The problem was still, I didn’t know if it was a day…or two. The solution was LAG.
Here’s how the query evolved to account for the delay between event_one and event_two. Using the LAG() function with a window, I could essentially shift the rows so that for any given day, I could compare event_two numbers to event_one numbers on the same day, the previous day, or the day before that.
Since the events were happening mostly a day to two days apart, the “one_day_cvr” and “two_day_cvr” numbers ended up looking much more uniform.
SELECT day, event_one, event_two, ROUND(event_two * 100/event_one,2) as same_day_cvr, ROUND(event_two * 100/ LAG(event_one,1) OVER(ORDER BY day) ,2) as one_day_cvr, ROUND(event_two * 100/LAG(event_one,2) OVER(ORDER BY day),2) as two_day_cvr FROM event_two_data JOIN event_one_data ON event_one_data.day = event_two_data.day ORDER BY 1
You can use LAG() to reference previous rows as in the example above, but you can also do other calculations using the OVER() window.
As an example, let’s use a CTE to throw some fake data into BigQuery and ask for a breakdown of counts by color and style, a total of items by style, and the percentage of any given color-style-size combo to the total number of items in that style.
With a window function, you can ask for all of those breakdowns in a single query:
WITH inventory AS ( SELECT 'buttons' AS style, 'blue' AS color, 'large' AS size UNION ALL SELECT 'buttons', 'blue', 'small' UNION ALL SELECT 'buttons', 'blue', 'small' UNION ALL SELECT 'zipper', 'red', 'large' UNION ALL SELECT 'zipper', 'blue', 'small' UNION ALL SELECT 'zipper', 'green', 'medium') SELECT style, color, size, COUNT(1) AS color_sizes_by_style, COUNT(style) OVER(PARTITION BY style) as total_style, ROUND(COUNT(1) * 100 / COUNT(style) OVER(PARTITION BY style),2) AS percent_of_total_style FROM inventory GROUP BY 1, 2, 3 ORDER BY 1, 2, 3
In your result set you get the expected count by style, color, and size for each group of items, but now, because of the window function, you’ve also been able to do a calculation for each row that uses a different grouping – in this case a less granular, style-only grouping – to get a total count from a different set of rows.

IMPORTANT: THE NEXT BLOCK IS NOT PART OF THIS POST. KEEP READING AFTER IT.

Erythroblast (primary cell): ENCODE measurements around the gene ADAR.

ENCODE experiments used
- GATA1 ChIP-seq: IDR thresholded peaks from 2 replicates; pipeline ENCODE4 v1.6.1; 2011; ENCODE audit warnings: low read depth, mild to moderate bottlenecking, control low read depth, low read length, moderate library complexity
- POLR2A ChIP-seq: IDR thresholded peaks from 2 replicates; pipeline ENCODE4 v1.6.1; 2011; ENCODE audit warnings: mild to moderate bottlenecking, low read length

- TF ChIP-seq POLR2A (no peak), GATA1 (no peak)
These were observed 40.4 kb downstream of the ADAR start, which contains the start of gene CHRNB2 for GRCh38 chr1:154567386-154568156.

The window you get with the OVER() function let’s you define your input distinctly from the way you’ve defined it in your main query, but then returns a value for each row into the query. Previously, I would have done this with a sub-select or some post-processing, but now I understand how to do computation over multiple data breakdowns as part of a normal query.
I’m sure the name “window function” has some other origin, but I like to think of it as giving you a window into other rows in the table that you can reach through and steal data from.
Check out these BigQuery docs on Analytic Functions for deeper explanation and some cool examples.
Aggregates are Lies
Finally, I want to encourage you to be skeptical of aggregate data for two big reasons. First, aggregates are lies – real, interesting, and accurate data is hidden inside the fluctuations you roll up into your aggregate data. Don’t be fooled.
Second, as you learn to write more complicated queries, you’ll be tempted to use your fancy tools right away. Don’t do it.
Any time you’re tackling a new query with new data, you should pour over the undisturbed rows to get a feel for what kinds of variations are hidden there.
I don’t have formal rules yet for developing complicate analytics queries, but if I had to put what I think the process looks like into an ordered list today, I would do something like this:
- Preview complete rows of the data, not just columns you want to roll up.
- Do some simple ordering on column values to see ranges and outliers.
- Do some simple grouping with counts on potentially useful columns to see breakdowns of data.
- If possible, validate calculations side-by-side with raw data, at least for a sanity check.
Aggregate data tells a lot of important stories, I’m not denying that. But you’re in an interesting position as a software engineer who can write more analytical SQL. You get to see the resulting data AND the code that generated it.
Go slow with the data and piece together the specifics as much as possible. That will tell you a lot more about how your code is interacting with the world than looking at rolled-up, averaged, grouped, or otherwised calculated numbers.